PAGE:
And I want to get in my first-round predictions before the first pitch is thrown.
In the National League:
- Milwaukee vs. Philadelphia: Both teams performed well at home, winning about three-fifths of the time. The Phillies played a little better on the road than the Brewers did.
Both teams were pretty weak at the plate. The Phillies were 10th among the 16 N.L. clubs with a .255 average. The Brewers were 12th with a .251 average.
According to the old saying, though, pitching and defense win championships. There have been exceptions, but that certainly seems to be true in short series.
If it becomes a matter of pitching, who has the edge between the Brewers and the Phillies? Based on the numbers, it looks pretty close. For that matter, the top four teams in the N.L. in ERA are the same four teams who are in the playoffs. Milwaukee had a 3.85 ERA during the season, the Phillies had a 3.88 ERA. Pitching should be pretty strong in the N.L.'s playoff games.
The bullpen appears to be about equal, with Milwaukee getting 45 saves during the season and Philadelphia getting 44.
I predict it will go five games and I'll give the edge to the team with the homefield advantage — Philadelphia.
- Los Angeles Dodgers vs. Chicago Cubs: Hands down, the Cubs were the best home team in the National League, winning two-thirds of their games at Wrigley Field. The Dodgers were pretty good at home, too, winning a little more than 59% of the time.
On the road, the Cubs had a winning record (winning 52% of their games) while the Dodgers won less than 45% of their road games.
The Cubs had the best team batting average of any team in the playoffs — in either league (.278) — and their pitchers' ERA was a respectable 3.87, which was fifth-best in the majors (although it trails the Dodgers' 3.68 ERA, the best in the National League).
Those numbers should suggest an easy Cubs win. In fact, they should suggest an easy win against the Dodgers and another easy win against either the Phillies or the Brewers, making a trip to the World Series virtually inevitable.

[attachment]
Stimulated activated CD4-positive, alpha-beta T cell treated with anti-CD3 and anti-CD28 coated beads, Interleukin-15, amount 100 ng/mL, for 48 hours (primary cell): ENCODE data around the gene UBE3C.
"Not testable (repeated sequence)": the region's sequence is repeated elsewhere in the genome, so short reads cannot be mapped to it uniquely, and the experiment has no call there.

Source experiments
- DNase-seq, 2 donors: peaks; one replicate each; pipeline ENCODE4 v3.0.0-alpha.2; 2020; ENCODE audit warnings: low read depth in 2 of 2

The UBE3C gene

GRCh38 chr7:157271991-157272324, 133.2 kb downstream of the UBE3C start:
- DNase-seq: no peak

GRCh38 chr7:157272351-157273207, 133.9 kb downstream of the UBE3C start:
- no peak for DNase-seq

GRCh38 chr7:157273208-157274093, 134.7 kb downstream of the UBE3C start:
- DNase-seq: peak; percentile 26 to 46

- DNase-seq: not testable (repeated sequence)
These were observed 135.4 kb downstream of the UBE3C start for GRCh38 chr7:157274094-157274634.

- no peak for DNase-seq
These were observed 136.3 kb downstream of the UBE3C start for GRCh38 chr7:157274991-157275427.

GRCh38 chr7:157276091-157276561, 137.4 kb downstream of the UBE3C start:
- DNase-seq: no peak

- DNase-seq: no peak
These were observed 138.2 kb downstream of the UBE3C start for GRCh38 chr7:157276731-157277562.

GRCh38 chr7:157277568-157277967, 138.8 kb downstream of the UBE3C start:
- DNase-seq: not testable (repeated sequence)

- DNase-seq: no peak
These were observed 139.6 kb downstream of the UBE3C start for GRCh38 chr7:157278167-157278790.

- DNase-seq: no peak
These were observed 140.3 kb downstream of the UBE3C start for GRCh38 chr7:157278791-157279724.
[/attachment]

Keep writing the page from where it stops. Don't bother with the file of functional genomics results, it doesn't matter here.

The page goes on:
But these are the Cubs we're talking about. When you look up "futility" or "error-prone" — or "curse" — in the dictionary, you should see the Cubs logo.
History tells me that, because we're talking about the Cubs, we will see a magnificent collapse. And, if history provides any indication of what to expect, it will be grander and more heartbreaking than any of the Cubs' previous collapses.
So my question is, will the Cubs collapse against the Dodgers and their N.L.-leading ERA? Or will they win in the first round, only to wilt against either the Phillies' league-leading home run hitters or the Brewers' pitchers, with their 3.85 ERA and league-most complete games?
I'm going to guess that they'll end the suspense quickly and lose in the first round to the Dodgers, three games to two.
- Chicago White Sox vs. Tampa Bay: Tampa Bay had better winning percentages at home (70% to 66%) and on the road (49% to 43%) than the White Sox did.
The White Sox led the league in home runs, but, other than that, neither team's offense was at the top of the A.L. charts. The Sox were 11th of 14 teams and the Rays were 13th in batting average. Tampa Bay showed pretty good speed during the season, leading the A.L. in stolen bases, but their problem was getting on base in the first place, ranking 13th in base hits.
The key, in addition to winning percentages at home and on the road, may be found in pitching. Tampa Bay was second in the league in ERA (Chicago was sixth), tied for third in complete games (Chicago was 11th) and virtually tied for third in strikeouts with the White Sox (Chicago had 1,147 while Tampa Bay had 1,143).
If it comes down to the bullpen, Tampa's relievers recorded the A.L.'s second-best tally in saves (52) while Chicago was 12th in that category (34).
Plus, Chicago may be a little tired after having to play two additional games on Monday and Tuesday just to qualify for the playoffs while everyone else was resting and licking their wounds.
I pick Tampa in four games.
At the plate, the Red Sox had a better year than the Angels, recording a higher batting average of .280 to Los Angeles' .268. Boston was sixth in the league in home runs (L.A. was ninth), but the Angels finished second in steals (129), just ahead of Boston (120).
Who has the edge in pitching? L.A.'s ERA was 3.99 while Boston's was 4.01. The Angels' bullpen led the A.L. in saves with 66; Boston was a distant third with 47. But Boston led the league in strikeouts with 1,185, while the Angels were sixth in the A.L. with 1,106.
It doesn't really seem to matter to the Angels whether they're at home or on the road. The Red Sox will be competitive, but I pick the Angels to win in four games.